IMRO has always taken a positive approach to licensing online music services. Working in partnership with our overseas societies in Europe and beyond our progressive approach has seen our online revenues grow steadily over the past 10 years. While online revenues have grown for songwriters, composers and publishers over the last decade this has not, as we know as yet, replaced the revenues from the sale of CDs and DVDs. As the download market shows signs of decline, we are beginning to see strong growth in revenues from streaming services. The market shift is definitely towards streaming. Streaming subscription revenues have increased by 39% globally since 2013 and now stand at €1.57bn (Digital Music Report 2015). In 2014 digital revenues reached €520m globally from performance rights and synch. (Digital Music Report 2015)
The market can be divided into two tiers. There are subscription streaming services and there are ad-supported services. From a rightsholder perspective such as IMRO, though not without their issues and not yet mainstream, premium subscription services are beginning to show significant promise. Ad-supported streaming services, currently the most popular tier amongst online music consumers, are more of an issue and have simply not yet demonstrated that they can be a meaningful source of revenue for songwriters and publishers over the long term. It is IMRO’s responsibility to ensure that it sets tariffs for streaming services that return fair compensation for the creators it represents. There are currently over 43 million licensed tracks available online through over 400 licensed music services in over 200 countries. The widespread availability of licensed services is having a positive impact on the reported level of online piracy, particularly in territories where streaming services have taken hold.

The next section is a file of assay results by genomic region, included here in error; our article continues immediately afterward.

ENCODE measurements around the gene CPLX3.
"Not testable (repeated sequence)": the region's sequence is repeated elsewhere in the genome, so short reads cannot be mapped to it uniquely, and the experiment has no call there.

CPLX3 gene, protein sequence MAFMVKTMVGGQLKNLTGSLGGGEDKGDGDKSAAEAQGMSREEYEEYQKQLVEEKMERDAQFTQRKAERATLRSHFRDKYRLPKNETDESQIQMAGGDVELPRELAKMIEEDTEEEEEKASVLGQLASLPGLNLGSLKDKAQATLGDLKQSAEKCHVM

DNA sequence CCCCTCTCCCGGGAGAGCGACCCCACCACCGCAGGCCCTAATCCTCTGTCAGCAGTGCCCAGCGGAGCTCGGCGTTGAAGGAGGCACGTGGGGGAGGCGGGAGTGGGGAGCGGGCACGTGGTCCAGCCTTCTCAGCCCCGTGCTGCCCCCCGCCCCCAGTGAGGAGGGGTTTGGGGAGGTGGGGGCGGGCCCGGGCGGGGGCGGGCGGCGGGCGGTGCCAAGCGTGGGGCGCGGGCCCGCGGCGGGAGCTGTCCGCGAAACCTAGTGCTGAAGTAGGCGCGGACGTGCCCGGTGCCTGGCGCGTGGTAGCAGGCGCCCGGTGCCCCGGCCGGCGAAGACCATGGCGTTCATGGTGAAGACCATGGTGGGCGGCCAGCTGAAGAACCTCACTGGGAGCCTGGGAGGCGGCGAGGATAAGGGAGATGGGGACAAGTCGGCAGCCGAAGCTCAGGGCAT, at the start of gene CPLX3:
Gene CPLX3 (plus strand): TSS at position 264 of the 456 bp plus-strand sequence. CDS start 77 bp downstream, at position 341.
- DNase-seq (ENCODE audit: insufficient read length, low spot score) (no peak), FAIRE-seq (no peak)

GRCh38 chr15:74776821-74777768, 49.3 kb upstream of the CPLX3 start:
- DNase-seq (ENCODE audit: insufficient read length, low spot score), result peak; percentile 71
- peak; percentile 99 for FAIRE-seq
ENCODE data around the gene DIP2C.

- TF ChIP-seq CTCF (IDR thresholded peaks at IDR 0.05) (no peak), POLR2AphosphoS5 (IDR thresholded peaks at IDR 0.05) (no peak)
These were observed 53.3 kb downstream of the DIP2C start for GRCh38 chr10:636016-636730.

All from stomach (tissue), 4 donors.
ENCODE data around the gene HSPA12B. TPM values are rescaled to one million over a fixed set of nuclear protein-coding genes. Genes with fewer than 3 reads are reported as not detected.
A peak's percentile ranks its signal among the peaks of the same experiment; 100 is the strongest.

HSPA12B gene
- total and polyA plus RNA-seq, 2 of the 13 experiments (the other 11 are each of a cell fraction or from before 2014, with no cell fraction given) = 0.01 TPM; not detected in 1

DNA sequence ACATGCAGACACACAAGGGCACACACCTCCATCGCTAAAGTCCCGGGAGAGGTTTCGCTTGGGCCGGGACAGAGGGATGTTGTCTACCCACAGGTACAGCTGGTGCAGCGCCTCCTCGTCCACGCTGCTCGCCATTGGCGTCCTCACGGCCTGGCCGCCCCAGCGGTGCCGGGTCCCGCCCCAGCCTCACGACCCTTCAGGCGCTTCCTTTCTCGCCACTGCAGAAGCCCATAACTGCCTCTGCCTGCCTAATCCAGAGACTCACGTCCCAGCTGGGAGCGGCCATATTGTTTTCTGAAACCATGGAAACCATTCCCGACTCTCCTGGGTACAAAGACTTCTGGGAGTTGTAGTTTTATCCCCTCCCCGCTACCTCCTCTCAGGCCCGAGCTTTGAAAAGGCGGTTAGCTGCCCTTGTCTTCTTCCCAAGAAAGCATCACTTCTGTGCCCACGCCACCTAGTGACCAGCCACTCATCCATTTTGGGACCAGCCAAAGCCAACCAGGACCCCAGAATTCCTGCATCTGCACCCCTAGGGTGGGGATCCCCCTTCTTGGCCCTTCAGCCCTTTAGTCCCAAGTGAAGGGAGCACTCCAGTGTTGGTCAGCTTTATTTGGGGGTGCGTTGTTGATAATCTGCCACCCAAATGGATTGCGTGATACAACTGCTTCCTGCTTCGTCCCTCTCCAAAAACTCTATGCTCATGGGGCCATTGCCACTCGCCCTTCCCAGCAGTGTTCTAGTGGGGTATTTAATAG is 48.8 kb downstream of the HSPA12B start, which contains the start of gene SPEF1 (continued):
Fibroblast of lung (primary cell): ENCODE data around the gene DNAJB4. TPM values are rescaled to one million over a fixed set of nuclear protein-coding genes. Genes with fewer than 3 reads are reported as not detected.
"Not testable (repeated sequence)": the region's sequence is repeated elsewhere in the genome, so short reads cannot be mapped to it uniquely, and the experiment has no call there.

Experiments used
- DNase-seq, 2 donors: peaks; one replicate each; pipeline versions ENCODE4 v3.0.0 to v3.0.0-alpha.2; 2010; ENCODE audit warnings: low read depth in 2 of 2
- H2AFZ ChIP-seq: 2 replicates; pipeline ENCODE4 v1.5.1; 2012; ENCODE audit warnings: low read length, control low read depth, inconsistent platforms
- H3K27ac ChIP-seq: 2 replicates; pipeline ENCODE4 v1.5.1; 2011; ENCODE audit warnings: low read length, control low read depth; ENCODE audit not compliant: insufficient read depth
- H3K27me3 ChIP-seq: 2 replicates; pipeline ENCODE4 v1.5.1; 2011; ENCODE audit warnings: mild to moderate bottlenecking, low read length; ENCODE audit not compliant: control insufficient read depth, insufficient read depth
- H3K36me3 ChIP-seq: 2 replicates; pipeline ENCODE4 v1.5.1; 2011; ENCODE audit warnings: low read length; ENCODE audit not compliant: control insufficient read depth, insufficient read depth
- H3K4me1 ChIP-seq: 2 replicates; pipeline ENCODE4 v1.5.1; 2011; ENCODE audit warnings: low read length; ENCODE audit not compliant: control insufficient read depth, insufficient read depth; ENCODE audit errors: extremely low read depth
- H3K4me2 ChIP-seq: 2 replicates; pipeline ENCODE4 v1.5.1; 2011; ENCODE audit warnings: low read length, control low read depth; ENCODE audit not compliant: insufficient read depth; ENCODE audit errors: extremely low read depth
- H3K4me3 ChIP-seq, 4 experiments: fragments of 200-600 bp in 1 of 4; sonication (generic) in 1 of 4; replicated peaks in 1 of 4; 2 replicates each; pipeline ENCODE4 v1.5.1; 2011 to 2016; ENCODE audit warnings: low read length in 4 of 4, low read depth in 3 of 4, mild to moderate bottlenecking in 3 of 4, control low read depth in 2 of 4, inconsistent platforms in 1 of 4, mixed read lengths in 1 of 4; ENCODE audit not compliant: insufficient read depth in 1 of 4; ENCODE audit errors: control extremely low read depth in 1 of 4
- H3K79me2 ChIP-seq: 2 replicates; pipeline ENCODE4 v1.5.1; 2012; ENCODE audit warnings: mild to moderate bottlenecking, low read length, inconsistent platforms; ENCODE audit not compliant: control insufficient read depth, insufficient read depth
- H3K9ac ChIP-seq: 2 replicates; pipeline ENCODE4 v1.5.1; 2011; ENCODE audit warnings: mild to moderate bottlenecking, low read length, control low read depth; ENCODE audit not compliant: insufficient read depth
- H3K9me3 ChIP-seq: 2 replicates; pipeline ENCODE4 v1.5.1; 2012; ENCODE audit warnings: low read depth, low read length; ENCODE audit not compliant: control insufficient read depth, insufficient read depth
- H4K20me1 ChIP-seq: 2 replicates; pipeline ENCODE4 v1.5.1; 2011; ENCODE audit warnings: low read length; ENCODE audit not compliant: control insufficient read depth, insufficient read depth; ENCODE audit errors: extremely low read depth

We must remember that the streaming market is still in infancy with a global subscription base of just 41m users worldwide (Digital Music Report IFPI 2015). The entrance of Apple Music into the marketplace has undoubtedly had an impact on consumption patterns.
Overall, and despite some positive market developments, the ad supported streaming market is not yet working for many songwriters and music publishers, however the situation will improve as streaming services continue to grow and gain consumer traction at the premium level.
For further information contact:
Director of Marketing & Membership
Irish Music Rights Organisation
Lower Baggot Street
DD: 353 1 6448035
P: 353 1 6614844
F: 353 1 6763125
The Irish Music Rights Organisation (IMRO) is a national organisation that administers the copyright for the public performance of music in Ireland on behalf of its 11,500 members – songwriters, composers and music publishers – and on behalf of the members of the international overseas societies that are affiliated to it. IMRO’s function is to collect and distribute royalties arising from the public performance of copyright works.